You might have credit card problems if...
By Ben Woolsey | Published: March 21, 2006
While it might seem obvious enough that many people are in serious credit card debt, many don't seem to heed the warning signs. And, for some, a simple balance transfer to a 0 percent credit card might not be enough to solve the problem and permanently eliminate credit card debt. Some fundamental changes need to take place to create lasting financial health, and that often involves professional debt counseling.
This topic can be quite timely after the holiday season, when so many Americans go on a credit card bender during December and wake up with a humdinger of a bill to pay. If any of the following things describe your credit card situation, you may want to consider getting some advice from a financial counselor:
- You are only making the minimum amounts required on your accounts, or perhaps even less than the minimums
- You have maxed out more than one of your cards and desire even more credit
- You consistently charge more each month than you make in payments
- You're robbing Peter to pay Paul, (you apply for another credit card so you can use cash advances from it to pay an existing card)
- You're not sure how much you owe and would prefer to avoid the topic entirely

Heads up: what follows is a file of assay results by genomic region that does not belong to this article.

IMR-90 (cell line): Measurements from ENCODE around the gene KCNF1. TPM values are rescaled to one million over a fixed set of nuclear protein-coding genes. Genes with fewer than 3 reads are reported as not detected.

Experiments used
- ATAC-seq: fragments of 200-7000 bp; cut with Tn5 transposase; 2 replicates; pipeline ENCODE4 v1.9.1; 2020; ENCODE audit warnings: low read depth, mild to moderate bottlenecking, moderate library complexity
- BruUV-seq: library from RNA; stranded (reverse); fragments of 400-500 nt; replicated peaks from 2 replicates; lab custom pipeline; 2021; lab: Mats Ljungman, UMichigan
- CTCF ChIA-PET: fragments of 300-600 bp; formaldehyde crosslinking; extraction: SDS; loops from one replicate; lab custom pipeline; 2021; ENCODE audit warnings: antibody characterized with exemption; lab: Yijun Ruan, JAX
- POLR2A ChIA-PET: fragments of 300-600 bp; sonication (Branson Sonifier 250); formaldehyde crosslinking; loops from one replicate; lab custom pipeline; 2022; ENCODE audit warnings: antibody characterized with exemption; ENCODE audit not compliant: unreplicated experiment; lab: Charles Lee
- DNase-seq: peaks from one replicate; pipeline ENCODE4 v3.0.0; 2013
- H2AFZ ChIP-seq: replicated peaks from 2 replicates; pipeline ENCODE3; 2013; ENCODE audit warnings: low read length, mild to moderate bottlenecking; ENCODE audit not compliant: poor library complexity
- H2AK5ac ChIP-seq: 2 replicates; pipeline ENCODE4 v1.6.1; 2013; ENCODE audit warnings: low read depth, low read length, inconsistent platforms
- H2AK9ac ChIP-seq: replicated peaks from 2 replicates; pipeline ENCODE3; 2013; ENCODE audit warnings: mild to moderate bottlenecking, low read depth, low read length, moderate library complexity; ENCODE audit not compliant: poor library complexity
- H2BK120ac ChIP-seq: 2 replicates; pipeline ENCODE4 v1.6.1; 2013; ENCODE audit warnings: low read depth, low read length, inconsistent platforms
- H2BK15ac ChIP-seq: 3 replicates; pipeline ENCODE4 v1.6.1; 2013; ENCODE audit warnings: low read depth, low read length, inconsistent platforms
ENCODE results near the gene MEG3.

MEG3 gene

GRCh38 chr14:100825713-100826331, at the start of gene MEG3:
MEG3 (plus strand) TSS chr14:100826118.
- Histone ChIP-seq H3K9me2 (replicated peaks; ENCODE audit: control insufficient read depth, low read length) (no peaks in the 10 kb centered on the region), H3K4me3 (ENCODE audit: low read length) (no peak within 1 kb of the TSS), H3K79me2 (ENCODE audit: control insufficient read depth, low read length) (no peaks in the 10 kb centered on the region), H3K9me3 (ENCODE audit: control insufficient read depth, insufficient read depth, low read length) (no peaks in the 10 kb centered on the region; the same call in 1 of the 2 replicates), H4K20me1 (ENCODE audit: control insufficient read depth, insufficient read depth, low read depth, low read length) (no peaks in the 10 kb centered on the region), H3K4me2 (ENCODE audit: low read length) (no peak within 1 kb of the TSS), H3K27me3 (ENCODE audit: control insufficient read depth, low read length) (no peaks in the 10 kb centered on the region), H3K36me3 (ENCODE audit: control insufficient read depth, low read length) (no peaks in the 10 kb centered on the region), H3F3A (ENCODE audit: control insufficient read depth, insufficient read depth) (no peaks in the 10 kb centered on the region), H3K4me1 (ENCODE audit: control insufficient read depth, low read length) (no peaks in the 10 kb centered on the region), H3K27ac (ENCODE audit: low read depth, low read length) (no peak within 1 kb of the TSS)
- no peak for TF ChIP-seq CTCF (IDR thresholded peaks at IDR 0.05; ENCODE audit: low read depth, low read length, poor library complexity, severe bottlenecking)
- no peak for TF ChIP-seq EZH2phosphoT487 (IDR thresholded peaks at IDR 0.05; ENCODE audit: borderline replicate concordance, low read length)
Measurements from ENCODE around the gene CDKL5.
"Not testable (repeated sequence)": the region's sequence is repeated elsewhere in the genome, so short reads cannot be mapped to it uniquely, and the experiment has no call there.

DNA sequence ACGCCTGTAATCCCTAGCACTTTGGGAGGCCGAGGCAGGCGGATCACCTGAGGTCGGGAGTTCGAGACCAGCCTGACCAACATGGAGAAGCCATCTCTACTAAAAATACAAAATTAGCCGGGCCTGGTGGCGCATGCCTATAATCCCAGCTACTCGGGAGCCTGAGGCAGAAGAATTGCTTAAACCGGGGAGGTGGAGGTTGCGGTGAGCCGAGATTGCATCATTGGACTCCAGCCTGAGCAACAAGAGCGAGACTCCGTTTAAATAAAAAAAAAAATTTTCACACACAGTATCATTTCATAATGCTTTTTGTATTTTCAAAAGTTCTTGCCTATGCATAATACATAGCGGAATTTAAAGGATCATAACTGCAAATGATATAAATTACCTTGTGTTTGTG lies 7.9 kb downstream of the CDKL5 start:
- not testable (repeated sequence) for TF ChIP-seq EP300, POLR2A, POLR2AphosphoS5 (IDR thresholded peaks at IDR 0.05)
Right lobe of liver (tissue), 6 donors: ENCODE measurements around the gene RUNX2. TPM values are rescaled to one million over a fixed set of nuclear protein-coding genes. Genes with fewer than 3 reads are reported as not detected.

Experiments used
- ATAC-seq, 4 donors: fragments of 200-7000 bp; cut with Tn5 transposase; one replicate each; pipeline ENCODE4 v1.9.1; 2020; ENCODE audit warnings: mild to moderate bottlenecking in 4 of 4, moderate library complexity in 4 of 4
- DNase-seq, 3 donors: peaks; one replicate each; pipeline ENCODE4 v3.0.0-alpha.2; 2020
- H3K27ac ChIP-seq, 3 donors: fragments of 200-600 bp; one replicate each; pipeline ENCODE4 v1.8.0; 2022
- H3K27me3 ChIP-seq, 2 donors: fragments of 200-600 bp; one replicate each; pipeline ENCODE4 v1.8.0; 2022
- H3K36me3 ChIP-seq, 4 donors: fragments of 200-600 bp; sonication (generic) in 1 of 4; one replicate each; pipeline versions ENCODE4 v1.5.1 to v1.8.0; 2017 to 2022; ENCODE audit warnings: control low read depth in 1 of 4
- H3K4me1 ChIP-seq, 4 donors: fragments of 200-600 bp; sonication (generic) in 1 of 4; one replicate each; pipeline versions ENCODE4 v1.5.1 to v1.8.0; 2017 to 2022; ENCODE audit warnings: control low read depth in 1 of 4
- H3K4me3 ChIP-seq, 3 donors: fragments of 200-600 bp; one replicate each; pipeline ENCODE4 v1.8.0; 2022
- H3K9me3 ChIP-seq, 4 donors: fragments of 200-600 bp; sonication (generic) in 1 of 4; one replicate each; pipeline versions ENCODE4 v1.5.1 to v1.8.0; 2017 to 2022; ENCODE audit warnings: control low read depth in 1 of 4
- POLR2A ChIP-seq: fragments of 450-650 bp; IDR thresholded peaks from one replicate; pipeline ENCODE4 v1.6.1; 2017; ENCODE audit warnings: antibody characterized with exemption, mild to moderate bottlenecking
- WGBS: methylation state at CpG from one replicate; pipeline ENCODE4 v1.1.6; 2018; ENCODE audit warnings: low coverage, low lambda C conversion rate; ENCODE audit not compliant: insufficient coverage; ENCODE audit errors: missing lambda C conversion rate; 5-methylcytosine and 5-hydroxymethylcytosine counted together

- You buy necessities like food and gasoline with credit cards because you don't have the necessary income or savings
- You're eating into everyday or retirement savings to pay your monthly credit card bills
- You're hiding the gravity of the problem from your spouse
- You sign up for every new credit card offer that hits your mailbox
- You have more credit cards than slots in your wallet
The start of the new year is a great time to resolve to get back in shape, both physically and financially. Most of us can go the self-help route when we get overextended and get things back under control. But as with those who need a little extra motivation and guidance from a personal trainer, a little professional advice can go a long way.
Many debt counseling services options are even free, such as those offered by Consumer Credit Counseling Service (CCCS), which operates in most cities across the country. Organizations like CCCS are actually funded in part by major financial institutions since they view the service as being in their long-term best interests.
If you see yourself described in any of the top ten warning signs above you might want to consider a little financial makeover to begin living without the albatross of credit card debt in the coming years.
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